Friday, February 1, 2008

For Sunday, February 3 - The Ways of the Kingdom

Matthew 5; Isaiah 53
On the surface, these two passages don't have a lot to do with each other. But I consider it a spiritual gift to be able to bend and twist disparate passages and ideas into something that will preach as one - or maybye it's heresy, who knows?
Matthew 5, what we normally call "The Sermon on the Mount" is Jesus' inaugural speech about the Kingdom of God/Heaven that he brings. Most believers, even non-Christians, stand in awe of Jesus' words here. Though he re-states many of the ideas of the prophets and sages of Jewish Old Testament history, he does so with perfect clarity, simplicity and beauty. One can't help but read through the Sermon and simply think, "Yes, if only the world and people were like this..."
Which is exactly the problem. It isn't and we aren't. Instead we find that, at our best, we consider Jesus' words impossible ideals. But we don't really think there's any way things can be as he describes.
Here's a thought: What if he really meant what he said? On both the individual level (inner me stuff), and on the social level of how we treat each other - and (gasp) - how tribes and nations treat each other? What would it mean to turn the other cheek and bless those who persecute us? How do we possibly do that? If we get ticked off when someone cuts us off in traffic, who we don't even know, then how do we ever forgive someone who has injured our soul? And yet here we are with these words about a very different kingdom.
That's where I think Isaiah 53, the passage of the Suffering Servant comes in. I don't know how far I'll get towards tying all of this together in the sermon - maybe it will be more than one. We'll see...
Your thoughts?
- Curtis


  1. Much of the time bending and twisting of scripture passages seems to be done to make the scripture fit into a certain mold. When the prosperity preachers talk about "blessings" it always seems to come around to receiving things of this world. When Jesus talks about "blessings" for the poor in spirit, the mourners, the meek, the persecuted, the reward is God's kingdom. It just makes it harder to turn your away from worldly thing when the message we're bombarded with leads right back to it.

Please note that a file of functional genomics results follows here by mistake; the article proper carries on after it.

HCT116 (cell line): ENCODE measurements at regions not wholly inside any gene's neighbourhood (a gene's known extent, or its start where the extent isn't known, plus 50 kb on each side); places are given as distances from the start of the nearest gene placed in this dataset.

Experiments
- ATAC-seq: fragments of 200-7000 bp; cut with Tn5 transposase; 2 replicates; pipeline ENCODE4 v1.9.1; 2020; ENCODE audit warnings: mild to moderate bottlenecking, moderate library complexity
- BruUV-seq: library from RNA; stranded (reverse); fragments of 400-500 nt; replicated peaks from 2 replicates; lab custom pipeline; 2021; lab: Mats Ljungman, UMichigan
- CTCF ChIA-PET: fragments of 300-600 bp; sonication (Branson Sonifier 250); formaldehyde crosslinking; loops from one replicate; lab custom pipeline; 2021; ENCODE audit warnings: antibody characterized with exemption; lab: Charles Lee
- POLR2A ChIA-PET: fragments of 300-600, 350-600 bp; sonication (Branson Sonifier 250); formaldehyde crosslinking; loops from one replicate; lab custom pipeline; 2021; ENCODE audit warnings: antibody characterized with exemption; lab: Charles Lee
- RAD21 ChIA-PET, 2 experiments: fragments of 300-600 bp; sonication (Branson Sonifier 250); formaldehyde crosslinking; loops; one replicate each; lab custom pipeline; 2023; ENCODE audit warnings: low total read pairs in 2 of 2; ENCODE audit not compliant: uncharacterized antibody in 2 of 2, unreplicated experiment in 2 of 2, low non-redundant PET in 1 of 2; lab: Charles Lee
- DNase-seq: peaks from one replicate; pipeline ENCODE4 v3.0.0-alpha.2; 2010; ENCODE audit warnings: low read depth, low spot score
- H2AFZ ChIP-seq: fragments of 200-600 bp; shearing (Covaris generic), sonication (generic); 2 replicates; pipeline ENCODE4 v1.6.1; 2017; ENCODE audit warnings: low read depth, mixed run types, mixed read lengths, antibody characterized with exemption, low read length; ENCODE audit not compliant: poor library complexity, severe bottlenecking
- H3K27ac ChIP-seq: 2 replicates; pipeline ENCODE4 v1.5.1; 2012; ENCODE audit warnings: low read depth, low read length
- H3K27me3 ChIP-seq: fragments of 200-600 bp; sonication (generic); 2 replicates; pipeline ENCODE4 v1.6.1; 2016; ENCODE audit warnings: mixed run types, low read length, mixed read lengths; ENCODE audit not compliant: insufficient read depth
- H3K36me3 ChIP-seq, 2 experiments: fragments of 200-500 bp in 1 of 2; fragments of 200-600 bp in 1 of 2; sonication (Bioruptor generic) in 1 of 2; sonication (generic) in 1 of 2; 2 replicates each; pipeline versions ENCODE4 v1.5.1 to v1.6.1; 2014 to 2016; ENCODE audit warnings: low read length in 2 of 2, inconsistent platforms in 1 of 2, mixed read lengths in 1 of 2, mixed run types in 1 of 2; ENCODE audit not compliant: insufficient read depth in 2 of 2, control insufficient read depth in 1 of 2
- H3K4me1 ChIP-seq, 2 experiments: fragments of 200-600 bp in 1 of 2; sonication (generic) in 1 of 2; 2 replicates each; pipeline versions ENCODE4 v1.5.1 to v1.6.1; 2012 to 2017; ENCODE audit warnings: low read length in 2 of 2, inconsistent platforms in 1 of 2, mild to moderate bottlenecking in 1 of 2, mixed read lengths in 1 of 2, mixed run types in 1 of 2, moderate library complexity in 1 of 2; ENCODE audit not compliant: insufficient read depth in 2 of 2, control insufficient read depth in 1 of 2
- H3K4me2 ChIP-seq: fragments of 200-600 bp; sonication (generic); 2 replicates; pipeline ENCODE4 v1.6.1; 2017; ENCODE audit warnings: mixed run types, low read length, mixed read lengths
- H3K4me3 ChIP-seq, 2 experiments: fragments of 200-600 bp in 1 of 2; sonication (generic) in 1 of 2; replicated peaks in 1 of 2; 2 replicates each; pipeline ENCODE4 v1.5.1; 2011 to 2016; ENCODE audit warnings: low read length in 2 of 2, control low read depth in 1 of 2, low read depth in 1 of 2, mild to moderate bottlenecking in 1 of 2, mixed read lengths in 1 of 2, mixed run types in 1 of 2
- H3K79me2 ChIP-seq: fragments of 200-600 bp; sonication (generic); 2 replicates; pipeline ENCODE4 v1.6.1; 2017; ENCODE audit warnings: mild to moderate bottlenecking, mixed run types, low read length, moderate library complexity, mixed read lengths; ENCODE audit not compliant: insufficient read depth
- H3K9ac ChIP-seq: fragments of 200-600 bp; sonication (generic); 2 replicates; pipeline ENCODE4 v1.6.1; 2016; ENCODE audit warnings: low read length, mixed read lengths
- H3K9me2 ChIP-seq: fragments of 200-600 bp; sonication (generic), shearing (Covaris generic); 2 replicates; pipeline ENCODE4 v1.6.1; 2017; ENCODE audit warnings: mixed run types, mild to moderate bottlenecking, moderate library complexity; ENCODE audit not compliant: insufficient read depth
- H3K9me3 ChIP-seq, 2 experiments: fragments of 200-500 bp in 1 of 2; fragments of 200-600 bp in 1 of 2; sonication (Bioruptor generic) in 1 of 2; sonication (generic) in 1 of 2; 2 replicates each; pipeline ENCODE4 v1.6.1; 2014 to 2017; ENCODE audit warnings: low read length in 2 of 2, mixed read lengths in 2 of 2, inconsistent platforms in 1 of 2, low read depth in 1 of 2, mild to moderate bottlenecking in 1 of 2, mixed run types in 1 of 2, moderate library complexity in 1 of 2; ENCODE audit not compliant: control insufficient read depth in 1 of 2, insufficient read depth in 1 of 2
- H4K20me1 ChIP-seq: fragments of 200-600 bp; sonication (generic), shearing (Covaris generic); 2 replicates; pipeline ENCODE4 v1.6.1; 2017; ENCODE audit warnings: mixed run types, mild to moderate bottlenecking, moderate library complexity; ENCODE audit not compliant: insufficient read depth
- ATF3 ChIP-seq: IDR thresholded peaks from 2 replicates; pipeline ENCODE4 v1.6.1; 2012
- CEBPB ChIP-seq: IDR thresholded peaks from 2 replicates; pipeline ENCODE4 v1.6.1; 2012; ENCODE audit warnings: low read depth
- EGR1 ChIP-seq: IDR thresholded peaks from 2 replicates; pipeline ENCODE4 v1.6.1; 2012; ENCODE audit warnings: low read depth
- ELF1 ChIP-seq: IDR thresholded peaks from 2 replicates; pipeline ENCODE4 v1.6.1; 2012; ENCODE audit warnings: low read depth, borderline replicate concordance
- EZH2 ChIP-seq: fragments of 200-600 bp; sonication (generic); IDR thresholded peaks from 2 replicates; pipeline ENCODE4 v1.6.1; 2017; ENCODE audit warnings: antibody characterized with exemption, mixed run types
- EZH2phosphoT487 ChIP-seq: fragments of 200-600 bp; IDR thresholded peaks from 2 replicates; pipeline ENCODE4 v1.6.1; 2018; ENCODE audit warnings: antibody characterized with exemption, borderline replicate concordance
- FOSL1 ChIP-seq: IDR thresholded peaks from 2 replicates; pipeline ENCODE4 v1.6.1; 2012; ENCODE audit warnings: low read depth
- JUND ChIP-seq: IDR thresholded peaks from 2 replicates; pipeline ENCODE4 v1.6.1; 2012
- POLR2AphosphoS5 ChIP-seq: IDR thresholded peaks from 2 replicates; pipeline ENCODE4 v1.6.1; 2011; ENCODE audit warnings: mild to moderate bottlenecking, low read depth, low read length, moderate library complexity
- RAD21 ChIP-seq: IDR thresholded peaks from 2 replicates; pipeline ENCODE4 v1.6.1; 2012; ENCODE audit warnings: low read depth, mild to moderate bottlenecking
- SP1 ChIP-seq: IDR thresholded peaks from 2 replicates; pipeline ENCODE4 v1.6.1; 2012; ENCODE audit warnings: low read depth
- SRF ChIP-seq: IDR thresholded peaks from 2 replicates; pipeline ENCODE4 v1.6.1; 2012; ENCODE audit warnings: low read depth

So if your bending and twisting us toward servanthood and sacrifice I think that's a better tack to take. And that is clearly where the beatitudes and Isaiah take us. It causes me to reflect on times past when our society really seemed to be begining to focus on peace, love, and social resposibility. It's hard to identify what keeps us from continuing to listen to the likes of MLK, Mother Teresa, Gandhi and others who teach about relationship and servanthood.
    Can we really have a say in how nations treat each other? Isn't that part of what our participation in the election process is about? It gets discouraging when the pollsters tell us one of the keys to success in getting elected is how much money you can spend on your campaign. The candidates with the strong message on social responsibility don't have a chance if they can't out-spend their opponent.
    Jesus tells us here that hungering and thirsting for rightrousness is what will bring fulfilment, and being peacemakers brings us into God's family.

  2. I saw a bumper sticker the other day: "I like your Jesus. It is your Christians I do not like, they are so unlike your Jesus." ~Gandhi

    I don't think we are any closer today than we were 2000 years ago when Jesus walked the Earth. It seems that it would be so simple to beleive and do and set out and accomplish his words if they were spoken directly in front of us as if we were in the crowd...... or would we be the ones calling him "insane"? I'd like to think not, but aren't we doing it now? We think it insane to believe that nations can come to agreements to make peace. It's insane to believe that a person can live a life of homge toward their fellow man and not feel that twinge of anger when they are cut off in traffic by said fellow man. That he would just bless the man and pray he makes it home safe.

    It's downright emotionally exhausting to take that kind of pressure and abuse day in and day out! People abuse the kindness and generosity of others - especially Christians. We are seen as the people whom others should look up to to take their life cues from in regards of how to live. In theory it's true. Nonbelievers see us as a punching bag and wait for the smallest error on our part and then use it against us or the church we are part of.

    Jesus' sermon is a utopia that I would love to be part of and take part in helping to achieve. In a small way I am and I try.

    I wouldn't mind it so much if it weren't such a high pedestal, and the fact is, I'm afraid of heights.


Thanks for posting!